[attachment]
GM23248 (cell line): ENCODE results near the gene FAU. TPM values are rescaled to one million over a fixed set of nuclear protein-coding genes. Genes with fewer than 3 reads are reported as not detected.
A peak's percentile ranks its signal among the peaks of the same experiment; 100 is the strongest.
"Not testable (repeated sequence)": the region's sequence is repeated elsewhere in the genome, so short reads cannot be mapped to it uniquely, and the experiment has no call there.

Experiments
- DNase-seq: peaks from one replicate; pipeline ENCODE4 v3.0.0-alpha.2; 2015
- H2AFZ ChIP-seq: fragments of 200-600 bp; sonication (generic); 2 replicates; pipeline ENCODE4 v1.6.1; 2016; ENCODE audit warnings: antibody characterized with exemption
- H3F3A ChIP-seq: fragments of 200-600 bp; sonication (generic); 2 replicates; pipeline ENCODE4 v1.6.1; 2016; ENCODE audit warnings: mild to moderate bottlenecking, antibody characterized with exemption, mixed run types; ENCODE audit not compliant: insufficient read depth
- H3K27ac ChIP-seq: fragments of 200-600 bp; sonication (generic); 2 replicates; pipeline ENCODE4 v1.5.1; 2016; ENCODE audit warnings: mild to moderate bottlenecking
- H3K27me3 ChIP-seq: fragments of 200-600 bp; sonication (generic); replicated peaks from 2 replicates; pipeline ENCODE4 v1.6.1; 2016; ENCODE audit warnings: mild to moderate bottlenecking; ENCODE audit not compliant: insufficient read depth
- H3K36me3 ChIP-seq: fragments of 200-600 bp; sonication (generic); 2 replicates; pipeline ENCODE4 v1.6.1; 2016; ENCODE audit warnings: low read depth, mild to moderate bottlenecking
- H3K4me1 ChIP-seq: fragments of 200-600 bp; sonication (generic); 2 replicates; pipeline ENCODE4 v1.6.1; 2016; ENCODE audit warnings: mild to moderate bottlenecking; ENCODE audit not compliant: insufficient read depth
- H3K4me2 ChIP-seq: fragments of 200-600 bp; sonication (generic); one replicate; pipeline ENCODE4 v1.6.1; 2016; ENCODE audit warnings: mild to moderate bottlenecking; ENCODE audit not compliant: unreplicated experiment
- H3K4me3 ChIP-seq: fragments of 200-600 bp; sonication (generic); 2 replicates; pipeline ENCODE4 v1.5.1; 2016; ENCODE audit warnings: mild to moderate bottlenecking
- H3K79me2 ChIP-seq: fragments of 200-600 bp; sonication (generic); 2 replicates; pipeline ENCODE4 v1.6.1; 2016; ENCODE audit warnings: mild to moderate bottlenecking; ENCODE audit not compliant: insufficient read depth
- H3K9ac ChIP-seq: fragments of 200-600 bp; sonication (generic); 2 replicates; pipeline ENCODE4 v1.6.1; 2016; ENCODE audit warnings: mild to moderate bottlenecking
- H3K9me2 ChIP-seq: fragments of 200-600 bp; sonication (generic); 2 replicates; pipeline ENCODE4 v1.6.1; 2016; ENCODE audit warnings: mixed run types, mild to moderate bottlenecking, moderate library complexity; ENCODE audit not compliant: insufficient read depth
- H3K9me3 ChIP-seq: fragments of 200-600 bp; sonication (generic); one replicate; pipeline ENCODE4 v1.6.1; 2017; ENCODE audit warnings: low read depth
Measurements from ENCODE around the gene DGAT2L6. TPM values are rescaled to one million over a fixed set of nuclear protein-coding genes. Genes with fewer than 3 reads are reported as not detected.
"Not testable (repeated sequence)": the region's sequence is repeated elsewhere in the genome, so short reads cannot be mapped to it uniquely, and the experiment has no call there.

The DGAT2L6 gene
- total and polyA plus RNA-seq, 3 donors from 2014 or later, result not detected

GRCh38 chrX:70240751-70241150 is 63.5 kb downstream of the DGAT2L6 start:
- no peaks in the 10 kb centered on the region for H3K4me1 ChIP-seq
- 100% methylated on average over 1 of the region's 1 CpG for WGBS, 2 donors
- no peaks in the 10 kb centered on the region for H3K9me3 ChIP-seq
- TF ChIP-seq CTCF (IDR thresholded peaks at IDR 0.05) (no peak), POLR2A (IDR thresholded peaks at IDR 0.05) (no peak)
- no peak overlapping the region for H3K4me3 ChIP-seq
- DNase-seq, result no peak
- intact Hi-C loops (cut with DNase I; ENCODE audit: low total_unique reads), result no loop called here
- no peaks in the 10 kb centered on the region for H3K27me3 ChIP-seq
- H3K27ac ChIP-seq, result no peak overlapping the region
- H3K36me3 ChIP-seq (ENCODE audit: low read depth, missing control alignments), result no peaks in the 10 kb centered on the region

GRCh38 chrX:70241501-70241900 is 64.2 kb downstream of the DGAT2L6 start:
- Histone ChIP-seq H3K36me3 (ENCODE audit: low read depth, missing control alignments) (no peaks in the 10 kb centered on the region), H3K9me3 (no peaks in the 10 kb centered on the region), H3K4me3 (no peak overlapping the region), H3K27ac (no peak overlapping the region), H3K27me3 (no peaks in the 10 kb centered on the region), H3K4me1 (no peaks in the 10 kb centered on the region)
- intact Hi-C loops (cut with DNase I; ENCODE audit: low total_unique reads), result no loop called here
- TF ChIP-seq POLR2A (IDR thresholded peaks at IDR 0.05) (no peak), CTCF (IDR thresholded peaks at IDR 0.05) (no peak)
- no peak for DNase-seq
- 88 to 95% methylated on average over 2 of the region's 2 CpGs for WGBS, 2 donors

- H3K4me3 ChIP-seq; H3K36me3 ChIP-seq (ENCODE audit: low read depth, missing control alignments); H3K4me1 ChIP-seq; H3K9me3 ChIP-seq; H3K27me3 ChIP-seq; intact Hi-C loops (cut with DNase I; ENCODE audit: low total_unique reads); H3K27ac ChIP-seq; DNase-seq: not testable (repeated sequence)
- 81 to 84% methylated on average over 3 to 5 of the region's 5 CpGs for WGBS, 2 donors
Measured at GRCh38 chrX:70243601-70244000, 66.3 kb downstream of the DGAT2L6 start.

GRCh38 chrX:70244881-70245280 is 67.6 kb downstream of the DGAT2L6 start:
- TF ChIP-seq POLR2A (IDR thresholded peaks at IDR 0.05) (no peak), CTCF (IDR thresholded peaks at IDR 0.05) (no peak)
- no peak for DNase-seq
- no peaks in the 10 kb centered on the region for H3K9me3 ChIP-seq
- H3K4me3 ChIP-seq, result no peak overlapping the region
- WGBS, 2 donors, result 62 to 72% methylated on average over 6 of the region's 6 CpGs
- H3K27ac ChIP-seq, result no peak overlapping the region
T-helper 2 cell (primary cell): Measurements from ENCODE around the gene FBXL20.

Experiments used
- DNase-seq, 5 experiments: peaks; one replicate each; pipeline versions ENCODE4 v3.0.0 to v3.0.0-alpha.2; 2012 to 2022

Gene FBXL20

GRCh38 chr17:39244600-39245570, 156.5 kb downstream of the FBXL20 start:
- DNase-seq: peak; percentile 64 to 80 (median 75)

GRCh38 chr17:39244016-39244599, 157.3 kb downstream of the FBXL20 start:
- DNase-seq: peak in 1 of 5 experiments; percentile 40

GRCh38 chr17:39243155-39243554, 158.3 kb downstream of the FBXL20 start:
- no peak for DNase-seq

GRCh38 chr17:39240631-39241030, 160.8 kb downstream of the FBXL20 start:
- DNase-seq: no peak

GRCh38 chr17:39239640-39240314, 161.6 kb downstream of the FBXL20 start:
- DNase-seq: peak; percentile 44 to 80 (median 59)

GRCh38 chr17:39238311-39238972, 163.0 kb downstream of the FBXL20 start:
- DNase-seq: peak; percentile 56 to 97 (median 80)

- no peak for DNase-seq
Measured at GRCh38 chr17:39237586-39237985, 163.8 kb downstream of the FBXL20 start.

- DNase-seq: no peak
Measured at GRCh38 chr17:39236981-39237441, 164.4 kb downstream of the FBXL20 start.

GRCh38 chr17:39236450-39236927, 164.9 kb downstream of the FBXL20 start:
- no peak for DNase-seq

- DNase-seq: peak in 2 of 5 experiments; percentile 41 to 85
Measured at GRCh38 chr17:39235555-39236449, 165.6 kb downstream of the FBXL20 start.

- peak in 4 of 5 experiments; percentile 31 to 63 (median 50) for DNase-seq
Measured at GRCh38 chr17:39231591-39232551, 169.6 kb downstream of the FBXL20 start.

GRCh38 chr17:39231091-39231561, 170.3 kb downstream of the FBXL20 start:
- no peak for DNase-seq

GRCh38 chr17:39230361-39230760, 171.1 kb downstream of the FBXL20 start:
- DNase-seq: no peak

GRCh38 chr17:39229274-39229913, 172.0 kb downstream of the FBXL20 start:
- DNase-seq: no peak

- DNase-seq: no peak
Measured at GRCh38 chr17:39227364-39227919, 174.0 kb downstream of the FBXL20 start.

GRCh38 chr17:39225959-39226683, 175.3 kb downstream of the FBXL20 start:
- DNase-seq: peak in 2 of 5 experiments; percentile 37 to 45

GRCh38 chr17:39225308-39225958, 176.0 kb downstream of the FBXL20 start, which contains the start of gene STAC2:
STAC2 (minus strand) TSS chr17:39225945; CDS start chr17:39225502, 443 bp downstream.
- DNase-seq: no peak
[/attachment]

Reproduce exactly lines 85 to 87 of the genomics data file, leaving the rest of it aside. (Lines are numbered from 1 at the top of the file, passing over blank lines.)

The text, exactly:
GRCh38 chr17:39225308-39225958, 176.0 kb downstream of the FBXL20 start, which contains the start of gene STAC2:
STAC2 (minus strand) TSS chr17:39225945; CDS start chr17:39225502, 443 bp downstream.
- DNase-seq: no peak